The most important part of my job is casting. I work with a very good casting agent who knows everyone and who throws surprises at me constantly. Both the actors you mention were in my mind fairly early on.

Reef and I worked on The Wilding together and I effectively wrote the role of James in Downriver to showcase everything Reef is good at, which is a good many things as you’ll see.

For Kerry’s role, I wanted an actor who we felt like we knew but remained an essential mystery to us. Kerry Fox has that quality, and has proven herself one of the bravest actors we’ve got.

The one thing I know for sure is that all actors are different. There is no “one size fits all” process of preparation. Some actors need lots of conversation, lots of rehearsal; others want none. I had the full gamut on Downriver. I convey very early on, as clearly as possible, my intentions for their characters, for their performances, for the film itself, so that they understand the baseline of what we’re seeking to find together. Anything above that is pure discovery and the joy of working with actors.

Which filmmakers have inspired you the most in your work as a director?

My favourite director is possibly Roman Polanski. He exorcises a few dark demons in his work, like I do. I also like Michael Haneke films very much. I have been influenced by directors from the Queer New Wave like Todd Haynes (Carol), Gregg Araki (Mysterious Skin) and Tom Kalin (Savage Grace), the last two of which I have been lucky to meet via their attendance at MIFF.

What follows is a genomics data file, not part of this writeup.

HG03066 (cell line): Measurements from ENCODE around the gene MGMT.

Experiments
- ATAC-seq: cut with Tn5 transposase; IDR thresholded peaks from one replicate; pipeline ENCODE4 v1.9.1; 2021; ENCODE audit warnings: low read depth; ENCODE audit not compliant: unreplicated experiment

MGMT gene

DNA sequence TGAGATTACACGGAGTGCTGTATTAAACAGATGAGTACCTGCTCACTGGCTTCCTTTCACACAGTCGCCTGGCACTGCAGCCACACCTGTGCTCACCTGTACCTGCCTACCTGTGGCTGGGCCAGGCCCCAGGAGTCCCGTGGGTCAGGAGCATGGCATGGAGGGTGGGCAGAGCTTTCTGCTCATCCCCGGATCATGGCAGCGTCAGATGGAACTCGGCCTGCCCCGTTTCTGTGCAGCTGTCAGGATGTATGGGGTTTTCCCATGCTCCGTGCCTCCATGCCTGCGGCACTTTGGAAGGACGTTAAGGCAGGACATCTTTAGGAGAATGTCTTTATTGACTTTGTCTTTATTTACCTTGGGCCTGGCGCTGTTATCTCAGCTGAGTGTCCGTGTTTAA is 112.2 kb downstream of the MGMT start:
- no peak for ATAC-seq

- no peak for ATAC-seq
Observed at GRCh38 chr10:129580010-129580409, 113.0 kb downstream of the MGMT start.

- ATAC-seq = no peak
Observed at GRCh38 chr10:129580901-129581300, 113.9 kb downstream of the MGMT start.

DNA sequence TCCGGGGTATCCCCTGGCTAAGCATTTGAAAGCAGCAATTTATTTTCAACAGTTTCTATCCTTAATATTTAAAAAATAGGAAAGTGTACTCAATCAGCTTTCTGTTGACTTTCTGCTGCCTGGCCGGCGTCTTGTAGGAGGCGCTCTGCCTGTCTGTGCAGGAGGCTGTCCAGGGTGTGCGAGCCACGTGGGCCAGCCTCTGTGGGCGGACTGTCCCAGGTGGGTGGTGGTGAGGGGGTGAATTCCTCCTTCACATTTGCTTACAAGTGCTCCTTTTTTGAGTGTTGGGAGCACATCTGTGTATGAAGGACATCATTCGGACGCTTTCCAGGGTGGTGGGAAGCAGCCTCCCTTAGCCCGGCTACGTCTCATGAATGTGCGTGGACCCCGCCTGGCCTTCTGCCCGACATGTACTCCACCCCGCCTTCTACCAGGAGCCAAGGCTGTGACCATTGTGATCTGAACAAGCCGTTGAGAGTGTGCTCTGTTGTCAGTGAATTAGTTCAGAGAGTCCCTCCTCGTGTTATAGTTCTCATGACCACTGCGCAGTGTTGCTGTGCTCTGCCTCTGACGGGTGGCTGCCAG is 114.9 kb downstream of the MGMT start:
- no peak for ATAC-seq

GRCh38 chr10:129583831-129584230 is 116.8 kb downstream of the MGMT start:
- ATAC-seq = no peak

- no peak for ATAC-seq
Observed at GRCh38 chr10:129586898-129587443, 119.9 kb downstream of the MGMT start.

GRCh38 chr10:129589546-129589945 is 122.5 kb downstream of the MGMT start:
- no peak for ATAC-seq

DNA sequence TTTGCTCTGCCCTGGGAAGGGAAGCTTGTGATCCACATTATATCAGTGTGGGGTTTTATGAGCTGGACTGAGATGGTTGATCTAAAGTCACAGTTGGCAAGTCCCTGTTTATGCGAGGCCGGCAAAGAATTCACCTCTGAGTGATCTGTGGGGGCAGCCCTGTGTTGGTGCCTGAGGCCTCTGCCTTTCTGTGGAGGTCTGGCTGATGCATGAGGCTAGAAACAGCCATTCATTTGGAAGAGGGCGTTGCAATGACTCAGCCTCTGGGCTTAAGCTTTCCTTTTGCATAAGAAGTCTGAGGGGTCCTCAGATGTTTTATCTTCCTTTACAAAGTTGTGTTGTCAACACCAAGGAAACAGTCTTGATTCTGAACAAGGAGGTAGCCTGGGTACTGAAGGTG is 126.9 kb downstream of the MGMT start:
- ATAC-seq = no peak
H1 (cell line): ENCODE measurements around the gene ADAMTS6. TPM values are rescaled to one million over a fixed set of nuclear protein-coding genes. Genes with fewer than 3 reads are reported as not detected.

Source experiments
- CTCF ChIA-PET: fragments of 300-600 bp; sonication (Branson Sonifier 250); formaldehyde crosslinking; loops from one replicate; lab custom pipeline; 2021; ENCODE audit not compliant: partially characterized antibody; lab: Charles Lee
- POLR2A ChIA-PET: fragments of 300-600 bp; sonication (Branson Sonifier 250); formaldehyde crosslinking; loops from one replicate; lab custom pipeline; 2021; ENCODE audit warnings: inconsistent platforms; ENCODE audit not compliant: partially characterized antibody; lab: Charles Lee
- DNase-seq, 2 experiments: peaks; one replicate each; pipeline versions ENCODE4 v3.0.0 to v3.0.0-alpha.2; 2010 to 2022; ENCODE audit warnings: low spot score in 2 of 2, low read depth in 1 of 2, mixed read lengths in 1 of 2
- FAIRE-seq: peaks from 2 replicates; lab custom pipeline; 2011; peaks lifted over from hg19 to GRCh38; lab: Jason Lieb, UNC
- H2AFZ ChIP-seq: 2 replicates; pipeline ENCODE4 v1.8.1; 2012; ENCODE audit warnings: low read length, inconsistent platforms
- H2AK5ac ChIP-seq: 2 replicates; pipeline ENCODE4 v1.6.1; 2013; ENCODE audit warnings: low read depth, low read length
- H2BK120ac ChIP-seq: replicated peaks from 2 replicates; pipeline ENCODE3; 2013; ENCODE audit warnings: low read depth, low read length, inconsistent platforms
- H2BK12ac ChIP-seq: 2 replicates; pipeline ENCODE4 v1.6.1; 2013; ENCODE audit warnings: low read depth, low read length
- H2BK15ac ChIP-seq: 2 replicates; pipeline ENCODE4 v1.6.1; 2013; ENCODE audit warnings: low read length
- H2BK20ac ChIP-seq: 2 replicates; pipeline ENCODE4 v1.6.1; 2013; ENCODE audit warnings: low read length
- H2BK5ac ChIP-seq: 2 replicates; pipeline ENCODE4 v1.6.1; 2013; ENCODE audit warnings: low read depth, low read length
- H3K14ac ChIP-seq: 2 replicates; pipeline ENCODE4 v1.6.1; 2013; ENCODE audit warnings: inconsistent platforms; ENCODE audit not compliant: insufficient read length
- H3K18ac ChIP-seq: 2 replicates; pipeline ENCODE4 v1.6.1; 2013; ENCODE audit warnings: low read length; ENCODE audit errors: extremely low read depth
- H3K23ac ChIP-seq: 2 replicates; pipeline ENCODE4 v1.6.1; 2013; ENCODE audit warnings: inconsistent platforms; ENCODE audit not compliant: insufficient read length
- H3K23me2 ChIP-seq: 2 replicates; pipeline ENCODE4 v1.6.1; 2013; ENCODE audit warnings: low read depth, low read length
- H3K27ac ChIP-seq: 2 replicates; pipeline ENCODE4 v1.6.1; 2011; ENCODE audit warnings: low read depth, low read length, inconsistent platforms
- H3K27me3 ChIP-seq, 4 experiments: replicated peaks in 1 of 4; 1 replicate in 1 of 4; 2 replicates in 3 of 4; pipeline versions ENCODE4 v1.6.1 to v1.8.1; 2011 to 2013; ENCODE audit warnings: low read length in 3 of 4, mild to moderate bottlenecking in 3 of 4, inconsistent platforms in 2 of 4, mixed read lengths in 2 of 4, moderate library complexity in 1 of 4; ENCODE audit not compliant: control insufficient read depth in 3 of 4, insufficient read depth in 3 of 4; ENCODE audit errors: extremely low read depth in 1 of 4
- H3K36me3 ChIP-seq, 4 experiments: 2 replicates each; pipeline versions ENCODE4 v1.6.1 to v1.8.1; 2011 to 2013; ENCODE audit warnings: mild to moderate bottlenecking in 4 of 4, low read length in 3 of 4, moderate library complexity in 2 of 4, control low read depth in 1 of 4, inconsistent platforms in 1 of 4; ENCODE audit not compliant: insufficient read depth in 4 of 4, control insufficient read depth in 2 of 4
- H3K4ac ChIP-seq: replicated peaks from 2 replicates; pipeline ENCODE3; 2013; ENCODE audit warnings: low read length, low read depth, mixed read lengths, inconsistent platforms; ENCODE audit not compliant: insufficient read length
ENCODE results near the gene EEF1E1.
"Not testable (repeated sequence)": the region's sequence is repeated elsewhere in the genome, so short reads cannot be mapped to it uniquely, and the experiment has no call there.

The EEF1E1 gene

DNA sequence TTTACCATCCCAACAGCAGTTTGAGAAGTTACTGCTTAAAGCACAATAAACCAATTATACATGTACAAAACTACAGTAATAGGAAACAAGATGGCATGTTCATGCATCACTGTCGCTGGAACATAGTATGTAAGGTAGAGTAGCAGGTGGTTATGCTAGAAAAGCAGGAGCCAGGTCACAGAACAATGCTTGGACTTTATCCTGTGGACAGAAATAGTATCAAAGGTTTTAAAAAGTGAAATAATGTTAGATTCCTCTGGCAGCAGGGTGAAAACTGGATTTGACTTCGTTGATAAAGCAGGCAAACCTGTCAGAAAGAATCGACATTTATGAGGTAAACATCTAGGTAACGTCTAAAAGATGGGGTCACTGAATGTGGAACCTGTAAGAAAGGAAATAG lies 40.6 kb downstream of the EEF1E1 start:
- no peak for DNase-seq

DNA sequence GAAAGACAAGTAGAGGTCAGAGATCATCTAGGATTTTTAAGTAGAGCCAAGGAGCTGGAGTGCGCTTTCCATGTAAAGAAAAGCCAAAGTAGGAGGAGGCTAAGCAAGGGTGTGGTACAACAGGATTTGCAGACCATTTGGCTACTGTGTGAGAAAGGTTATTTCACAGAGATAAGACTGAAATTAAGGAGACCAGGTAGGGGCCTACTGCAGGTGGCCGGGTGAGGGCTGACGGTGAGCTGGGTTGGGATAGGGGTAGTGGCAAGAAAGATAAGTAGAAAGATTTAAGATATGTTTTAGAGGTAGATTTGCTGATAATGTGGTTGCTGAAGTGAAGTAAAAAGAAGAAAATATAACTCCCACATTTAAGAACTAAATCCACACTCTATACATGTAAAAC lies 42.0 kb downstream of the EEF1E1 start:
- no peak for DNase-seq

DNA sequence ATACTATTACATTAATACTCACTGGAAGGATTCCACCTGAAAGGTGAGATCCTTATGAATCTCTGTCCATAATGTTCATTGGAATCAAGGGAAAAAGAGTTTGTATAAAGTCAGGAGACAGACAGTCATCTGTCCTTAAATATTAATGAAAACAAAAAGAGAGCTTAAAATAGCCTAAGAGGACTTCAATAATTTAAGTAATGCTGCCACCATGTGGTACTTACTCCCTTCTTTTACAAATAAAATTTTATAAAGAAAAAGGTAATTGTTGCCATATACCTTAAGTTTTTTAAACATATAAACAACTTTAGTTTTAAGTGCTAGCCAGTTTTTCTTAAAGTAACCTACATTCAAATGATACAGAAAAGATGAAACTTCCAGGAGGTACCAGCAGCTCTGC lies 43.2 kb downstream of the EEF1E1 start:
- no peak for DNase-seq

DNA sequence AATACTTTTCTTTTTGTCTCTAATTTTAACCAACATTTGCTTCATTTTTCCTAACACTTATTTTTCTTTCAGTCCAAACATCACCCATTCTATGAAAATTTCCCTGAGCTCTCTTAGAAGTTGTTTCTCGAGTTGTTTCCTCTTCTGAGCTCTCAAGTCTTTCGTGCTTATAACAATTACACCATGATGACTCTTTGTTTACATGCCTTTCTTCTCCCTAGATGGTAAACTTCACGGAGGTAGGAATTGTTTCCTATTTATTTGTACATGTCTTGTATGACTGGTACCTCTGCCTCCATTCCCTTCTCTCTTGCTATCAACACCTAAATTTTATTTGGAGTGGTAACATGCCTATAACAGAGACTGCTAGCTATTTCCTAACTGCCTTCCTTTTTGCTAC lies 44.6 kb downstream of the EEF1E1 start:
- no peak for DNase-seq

However, my biggest inspirations are not filmmakers at all, to be honest. The novelist Dennis Cooper is a large influence on my work, and the way his novels evoke life through their absolute preoccupation with death. Also, the painter Caravaggio (who DoP László Baranyai calls the Patron Saint of Filmmakers) taught me more than anyone about image as narrative, morality, even casting (he cast prostitutes as the Virgin, beggars as Christ). My juxtaposition of the brutal with the tender, that’s come from Caravaggio.

You participated in the MIFF Accelerator program, with Hurt’s Rescue premiering at MIFF in 2014; and this year Downriver is part of the MIFF Premiere Fund. Can you tell us more about your special relationship with MIFF?

My most startling film experiences have always been at this festival, purely just as a viewer. As a young filmmaker, having access to other filmmakers has been immensely influential. I was in the Accelerator program with one of my first short films, in a class with David Michôd, Sophie Hyde, Adam Arkapaw, Taika Waititi, to name a few. I had the fear of god struck into me because it was clear even then what they would go on to achieve.

I just applied what I learnt and kept working, hoping too my day might come. Downriver is a MIFF Premiere Fund film. Our first investment came from MIFF and without that support, Downriver would simply not have been made. It was committed with such force and confidence in us that it shook other investors into action. Like dominoes, they started to fall and commit and MIFF was the agitator. The film grew like a tree grafted on the roots of this festival. So to describe my relationship with MIFF as being “special”, absolutely hits the nail on the head.